Why a ‘World Heritage Site in Danger’ listing might be the cure for the deteriorating Wood Buffalo National Park
Samantha Pedersen, Gillian Chow-Fraser
Canada has a world-renowned reputation for our stunning natural landscapes and scenery, with people traveling from all over the world to visit them. Our international recognition even extends to our great privilege of housing 20 sites across the country deemed “World Heritage Sites”. The largest one is Wood Buffalo National Park, whose unique values include the Peace-Athabasca Delta and the millions of migratory birds that use the Delta. However, those very qualities and features have been rapidly deteriorating for the past few decades – meaning it could become Canada’s first ever World Heritage Site in Danger.
For Canada– a country known for breathtaking landscapes like Banff National Park, temperate rainforests in BC, and coastal sites in Nova Scotia – an “In Danger” listing might seem like a shocking possibility. Canada is positioned as a world leader for nature, in fact, the United Nations Conference on Biodiversity (COP15) will be held this year in Montreal, Quebec – a massive honor. With this huge opportunity to show Canada’s commitment and leadership in conservation, our focus comes back to the deteriorating condition of Wood Buffalo National Park.
While many people love and appreciate natural spaces, sometimes it is required to go the extra step to garner attention from our governments for places that need it most! Unfortunately, Wood Buffalo National Park is one of our treasured areas that has fallen through the cracks. For people that care about Wood Buffalo, we are faced with a difficult challenge: How can we raise awareness and push for action for an area that many people have never visited, or that remains largely inaccessible to the larger population? The UNESCO listing process presents an avenue that captures the attention of the Government of Canada because for Canada, it is an honor to have so many World Heritage Sites. Through UNESCO, we can hold Canada accountable to its international responsibility as a world leader in preserving nature, with the global community watching.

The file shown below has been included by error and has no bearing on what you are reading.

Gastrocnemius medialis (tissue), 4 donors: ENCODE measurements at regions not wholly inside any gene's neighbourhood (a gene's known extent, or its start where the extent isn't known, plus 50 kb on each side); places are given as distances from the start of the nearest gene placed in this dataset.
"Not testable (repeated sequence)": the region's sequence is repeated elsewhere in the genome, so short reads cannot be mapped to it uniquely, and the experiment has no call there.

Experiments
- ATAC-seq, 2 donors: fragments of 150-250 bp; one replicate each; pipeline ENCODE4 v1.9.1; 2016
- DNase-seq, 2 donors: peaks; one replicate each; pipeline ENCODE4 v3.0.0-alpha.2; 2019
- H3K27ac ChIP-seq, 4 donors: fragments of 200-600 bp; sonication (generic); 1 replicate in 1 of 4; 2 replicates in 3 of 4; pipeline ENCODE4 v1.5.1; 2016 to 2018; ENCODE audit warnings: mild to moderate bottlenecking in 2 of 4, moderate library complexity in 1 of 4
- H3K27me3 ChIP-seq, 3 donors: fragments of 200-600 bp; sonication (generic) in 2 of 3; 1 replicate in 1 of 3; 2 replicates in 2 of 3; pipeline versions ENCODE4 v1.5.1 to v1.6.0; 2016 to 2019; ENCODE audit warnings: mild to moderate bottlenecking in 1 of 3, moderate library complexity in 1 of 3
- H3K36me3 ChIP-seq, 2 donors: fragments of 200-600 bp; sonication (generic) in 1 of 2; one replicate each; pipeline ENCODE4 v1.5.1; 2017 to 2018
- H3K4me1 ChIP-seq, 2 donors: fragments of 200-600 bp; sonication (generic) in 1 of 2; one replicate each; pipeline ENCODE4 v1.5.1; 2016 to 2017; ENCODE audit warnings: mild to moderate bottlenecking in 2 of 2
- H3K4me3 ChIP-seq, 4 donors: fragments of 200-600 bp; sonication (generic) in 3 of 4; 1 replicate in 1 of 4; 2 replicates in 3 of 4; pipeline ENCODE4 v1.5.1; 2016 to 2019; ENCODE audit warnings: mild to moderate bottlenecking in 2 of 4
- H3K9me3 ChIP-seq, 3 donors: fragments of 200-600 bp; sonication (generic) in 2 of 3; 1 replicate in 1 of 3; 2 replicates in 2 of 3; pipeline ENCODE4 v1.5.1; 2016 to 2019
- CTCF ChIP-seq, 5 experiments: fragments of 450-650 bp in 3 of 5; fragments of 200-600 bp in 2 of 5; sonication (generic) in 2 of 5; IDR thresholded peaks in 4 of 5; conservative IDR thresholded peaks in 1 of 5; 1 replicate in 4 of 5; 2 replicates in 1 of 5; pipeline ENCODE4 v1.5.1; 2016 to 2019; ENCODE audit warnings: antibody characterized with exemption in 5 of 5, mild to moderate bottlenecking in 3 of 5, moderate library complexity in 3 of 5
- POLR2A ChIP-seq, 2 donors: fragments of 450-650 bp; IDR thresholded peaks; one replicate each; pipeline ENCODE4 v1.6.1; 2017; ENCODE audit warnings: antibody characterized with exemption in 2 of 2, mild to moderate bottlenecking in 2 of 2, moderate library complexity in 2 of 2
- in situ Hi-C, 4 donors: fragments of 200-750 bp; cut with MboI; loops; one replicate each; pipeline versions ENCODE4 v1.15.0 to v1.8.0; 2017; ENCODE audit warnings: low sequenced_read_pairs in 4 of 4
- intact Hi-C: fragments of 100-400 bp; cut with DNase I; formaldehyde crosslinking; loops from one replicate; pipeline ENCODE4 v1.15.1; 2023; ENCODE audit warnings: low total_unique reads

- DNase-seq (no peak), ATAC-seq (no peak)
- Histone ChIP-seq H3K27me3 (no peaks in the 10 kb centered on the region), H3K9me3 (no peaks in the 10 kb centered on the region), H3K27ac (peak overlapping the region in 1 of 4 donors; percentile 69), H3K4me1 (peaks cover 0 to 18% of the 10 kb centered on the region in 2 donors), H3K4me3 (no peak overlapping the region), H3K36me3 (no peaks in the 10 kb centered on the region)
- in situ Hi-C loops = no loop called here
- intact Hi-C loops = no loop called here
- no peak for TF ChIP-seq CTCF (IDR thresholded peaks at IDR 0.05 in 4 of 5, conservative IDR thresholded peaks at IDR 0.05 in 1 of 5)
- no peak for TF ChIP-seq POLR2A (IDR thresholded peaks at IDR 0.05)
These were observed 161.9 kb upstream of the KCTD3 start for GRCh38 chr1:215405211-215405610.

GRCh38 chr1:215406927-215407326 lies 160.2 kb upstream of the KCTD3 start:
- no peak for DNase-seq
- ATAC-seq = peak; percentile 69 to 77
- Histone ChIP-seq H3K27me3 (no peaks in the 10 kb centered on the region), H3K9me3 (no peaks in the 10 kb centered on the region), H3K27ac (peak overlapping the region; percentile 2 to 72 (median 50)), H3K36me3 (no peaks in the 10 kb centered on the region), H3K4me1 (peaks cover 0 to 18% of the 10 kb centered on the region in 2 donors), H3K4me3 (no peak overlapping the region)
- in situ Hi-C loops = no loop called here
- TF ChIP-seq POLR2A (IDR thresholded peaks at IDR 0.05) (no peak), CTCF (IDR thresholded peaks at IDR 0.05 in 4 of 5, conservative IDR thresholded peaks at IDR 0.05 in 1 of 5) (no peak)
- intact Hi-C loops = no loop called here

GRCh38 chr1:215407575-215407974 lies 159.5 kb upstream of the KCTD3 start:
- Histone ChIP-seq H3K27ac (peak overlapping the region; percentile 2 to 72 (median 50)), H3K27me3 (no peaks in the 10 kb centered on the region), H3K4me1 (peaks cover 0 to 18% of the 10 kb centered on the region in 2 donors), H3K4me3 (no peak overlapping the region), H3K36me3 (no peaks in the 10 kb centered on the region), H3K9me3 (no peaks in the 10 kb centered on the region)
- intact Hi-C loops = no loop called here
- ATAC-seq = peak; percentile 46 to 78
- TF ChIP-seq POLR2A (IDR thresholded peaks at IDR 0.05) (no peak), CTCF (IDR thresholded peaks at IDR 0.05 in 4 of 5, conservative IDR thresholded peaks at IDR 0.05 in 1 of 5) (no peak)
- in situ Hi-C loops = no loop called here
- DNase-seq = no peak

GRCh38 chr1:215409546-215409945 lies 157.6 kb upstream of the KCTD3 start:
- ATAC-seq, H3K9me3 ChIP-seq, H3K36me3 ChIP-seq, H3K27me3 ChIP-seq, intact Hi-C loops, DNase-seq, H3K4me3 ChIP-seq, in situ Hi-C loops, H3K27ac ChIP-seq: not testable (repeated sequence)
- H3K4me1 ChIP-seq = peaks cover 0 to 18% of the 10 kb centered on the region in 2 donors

As per the UNESCO process, adding a site to the list of World Heritage in Danger is meant to alert the international community of issues to the site’s integrity and to encourage corrective actions as a result. A formal listing as a World Heritage Site ‘in Danger’ should trigger the Government of Canada to take formal steps to preserve and recover Wood Buffalo’s outstanding universal values – in other words, we work hard to get places on the ‘in Danger’ list so that its issues are taken seriously, and then work hard to get them off the list.
Wood Buffalo National Park should be listed as a site ‘in Danger’ so it can be taken out of danger more quickly.
The looming threat of a potential ‘in Danger’ listing is enough to catalyze swift conservation measures. CPAWS Northern Alberta has long supported the listing of Wood Buffalo National Park as ‘in Danger’ because of the ample evidence that the park’s ecological health is degraded (and in turn, community relationships with the area) and we feel actions still need to progress further. If there were more significant long-term commitments and resources dedicated to addressing internal and external problems – then there would no longer be strong reason to list it.
In the worst case scenario, without suitable action, the site could lose its World Heritage Site status completely. In recent history, four places have been delisted and have lost their World Heritage Site status.
Have other sites been listed as ‘In Danger’?